Issue No. 12Tuesday 4 August 1998
The Official Newspaper of the
Lambeth Conference

Web highlights provided by Anglicans Online from the official edition.

Front page of this issue

Section Two: All called 'to live the good news'
by Doug Tindal

``All are called and all are sent'' in God's mission of living and proclaiming good news, according to the report of Section Two. The theological context of mission and evangelism is reflected by the Archbishop of Canterbury's words during the mid-point review of the Decade of Evangelism: ``Mission which does not have evangelism as a focus is not Christian mission,'' Archbishop Carey said, ``and evangelism which keeps itself aloof from matters of justice and human welfare does not reflect adequately the biblical revelation.'' The report responds to four challenges: First, ``God is working in the world today quite beyond the limits of our budgets, structures and expectations.'' Second, the global economy's impact, particularly on young people and on the increasing flight from rural areas to cities. Third, the ``aggressive assertion of national and religious identity,'' which may bring persecution to religious minorities. Fourth, the challenge of ``remaining faithful to the distinctiveness of the Gospel'' when people of different faiths must live in harmony.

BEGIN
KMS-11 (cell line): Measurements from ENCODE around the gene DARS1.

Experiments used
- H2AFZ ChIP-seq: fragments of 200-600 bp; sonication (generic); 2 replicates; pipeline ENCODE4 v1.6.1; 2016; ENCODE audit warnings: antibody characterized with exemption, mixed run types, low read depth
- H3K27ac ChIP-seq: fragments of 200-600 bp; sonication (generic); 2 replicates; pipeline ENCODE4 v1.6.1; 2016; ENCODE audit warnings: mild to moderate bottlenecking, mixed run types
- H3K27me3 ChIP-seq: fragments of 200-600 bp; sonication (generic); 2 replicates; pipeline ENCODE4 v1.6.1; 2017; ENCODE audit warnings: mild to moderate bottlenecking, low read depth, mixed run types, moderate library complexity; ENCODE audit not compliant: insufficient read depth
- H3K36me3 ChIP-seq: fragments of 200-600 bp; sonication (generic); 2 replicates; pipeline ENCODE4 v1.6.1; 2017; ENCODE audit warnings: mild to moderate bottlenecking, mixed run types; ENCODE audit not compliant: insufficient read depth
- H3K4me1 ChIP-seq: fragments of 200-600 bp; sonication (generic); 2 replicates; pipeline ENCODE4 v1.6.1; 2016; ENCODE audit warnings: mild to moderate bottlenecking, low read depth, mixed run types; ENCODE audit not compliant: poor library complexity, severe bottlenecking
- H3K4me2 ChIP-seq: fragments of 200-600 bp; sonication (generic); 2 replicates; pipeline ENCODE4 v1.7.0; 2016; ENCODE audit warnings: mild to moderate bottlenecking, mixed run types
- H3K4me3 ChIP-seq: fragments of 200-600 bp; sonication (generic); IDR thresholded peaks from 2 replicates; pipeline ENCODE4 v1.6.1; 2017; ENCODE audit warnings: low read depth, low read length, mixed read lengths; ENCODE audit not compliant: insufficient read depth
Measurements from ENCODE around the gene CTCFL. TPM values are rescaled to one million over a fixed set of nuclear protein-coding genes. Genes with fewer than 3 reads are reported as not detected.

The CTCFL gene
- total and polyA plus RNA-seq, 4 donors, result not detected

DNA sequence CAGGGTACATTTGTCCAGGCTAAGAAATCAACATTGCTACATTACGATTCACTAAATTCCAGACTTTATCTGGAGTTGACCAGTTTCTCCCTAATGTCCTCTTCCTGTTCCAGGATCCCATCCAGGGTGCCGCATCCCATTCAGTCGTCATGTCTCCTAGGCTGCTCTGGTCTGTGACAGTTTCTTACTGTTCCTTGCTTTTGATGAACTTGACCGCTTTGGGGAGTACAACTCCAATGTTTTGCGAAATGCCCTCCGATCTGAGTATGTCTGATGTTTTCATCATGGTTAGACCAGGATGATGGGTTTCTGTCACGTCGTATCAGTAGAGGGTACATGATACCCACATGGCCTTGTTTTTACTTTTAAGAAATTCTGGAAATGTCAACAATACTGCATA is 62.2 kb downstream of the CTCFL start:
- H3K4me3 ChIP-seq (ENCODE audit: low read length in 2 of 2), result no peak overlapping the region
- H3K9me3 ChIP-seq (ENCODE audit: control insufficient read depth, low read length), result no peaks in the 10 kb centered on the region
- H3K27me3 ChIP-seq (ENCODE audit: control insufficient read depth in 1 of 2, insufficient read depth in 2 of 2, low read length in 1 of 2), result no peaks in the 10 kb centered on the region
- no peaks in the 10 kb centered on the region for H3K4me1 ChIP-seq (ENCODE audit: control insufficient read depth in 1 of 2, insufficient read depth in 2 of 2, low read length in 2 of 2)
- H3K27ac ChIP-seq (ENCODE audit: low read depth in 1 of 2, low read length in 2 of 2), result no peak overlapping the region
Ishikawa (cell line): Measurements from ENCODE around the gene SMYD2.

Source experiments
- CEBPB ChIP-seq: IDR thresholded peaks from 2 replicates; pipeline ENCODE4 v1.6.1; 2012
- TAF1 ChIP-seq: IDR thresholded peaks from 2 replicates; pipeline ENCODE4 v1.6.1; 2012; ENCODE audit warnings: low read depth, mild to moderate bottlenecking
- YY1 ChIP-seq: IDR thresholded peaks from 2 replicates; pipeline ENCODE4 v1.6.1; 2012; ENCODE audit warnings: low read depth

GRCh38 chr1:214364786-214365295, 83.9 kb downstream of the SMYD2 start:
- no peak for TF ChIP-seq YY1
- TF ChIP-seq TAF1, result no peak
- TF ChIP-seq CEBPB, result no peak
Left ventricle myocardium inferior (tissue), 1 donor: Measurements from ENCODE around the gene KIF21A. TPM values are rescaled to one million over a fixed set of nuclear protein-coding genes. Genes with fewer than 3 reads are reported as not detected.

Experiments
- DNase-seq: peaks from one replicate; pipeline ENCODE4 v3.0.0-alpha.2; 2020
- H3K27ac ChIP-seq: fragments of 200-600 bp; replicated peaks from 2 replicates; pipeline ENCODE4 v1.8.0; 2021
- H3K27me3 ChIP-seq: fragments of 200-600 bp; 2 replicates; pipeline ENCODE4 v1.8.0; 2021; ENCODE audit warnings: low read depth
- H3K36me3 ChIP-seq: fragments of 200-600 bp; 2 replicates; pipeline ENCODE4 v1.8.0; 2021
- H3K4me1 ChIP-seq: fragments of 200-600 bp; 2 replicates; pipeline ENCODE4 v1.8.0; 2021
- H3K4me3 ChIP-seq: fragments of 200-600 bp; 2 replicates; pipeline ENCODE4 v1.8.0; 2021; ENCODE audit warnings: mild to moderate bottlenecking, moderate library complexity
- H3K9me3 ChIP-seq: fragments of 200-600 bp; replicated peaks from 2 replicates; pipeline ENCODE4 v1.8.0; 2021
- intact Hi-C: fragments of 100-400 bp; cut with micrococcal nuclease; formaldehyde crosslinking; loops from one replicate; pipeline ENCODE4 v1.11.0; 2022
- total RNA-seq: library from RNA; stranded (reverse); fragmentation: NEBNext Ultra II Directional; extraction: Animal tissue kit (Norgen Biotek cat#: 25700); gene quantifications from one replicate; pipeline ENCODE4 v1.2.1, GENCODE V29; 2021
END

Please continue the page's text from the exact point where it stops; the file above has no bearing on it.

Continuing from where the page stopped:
The 43-page report is dotted with more than two dozen ``stories'' illustrating how members of the section have experienced mission and evangelism: intervening in South Africa's ``taxi wars;'' showing the face of Christ in everyday life; renouncing one's baptism for the sake of serving one's people; turning the other cheek to be spat upon, again and again and again. The stories are not a formal part of the report but they vividly represent the human realities from which it emerges. Sections of the report itself address several themes. The Church as ``God's partner in mission'' envisions a Church rooted in its community and living in the spirit of Jubilee.

``The world God loves'' speaks to:

  • ``Out of control'' globalisation and urbanisation which bring loss of identity and community;
  • The global ``youth culture,'' which sometimes renders Christianity ``alien;''
  • Religious pluralism, including a list of ``30 theses.'' Christians must work for genuinely open and loving human relationships with people of other faiths, it says.

The report gives extensive attention to the missionary congregation, the missionary diocese and the missionary bishop.The congregation is the ``fundamental unit,'' it says.The touchstone by which all other activity in the wider Church is measured is whether it is received as supporting and encouraging the local congregation in mission.

Diocesan structure must enable mission. All dioceses should be encouraged to develop companion link relationships. ``The bishop is, distinctively, someone to whom apostolic authority is given.'' The missionary bishop's ``primary ministry is as servantleader...working and living out with the baptised what it means to be a holy people in [that] place and time.''

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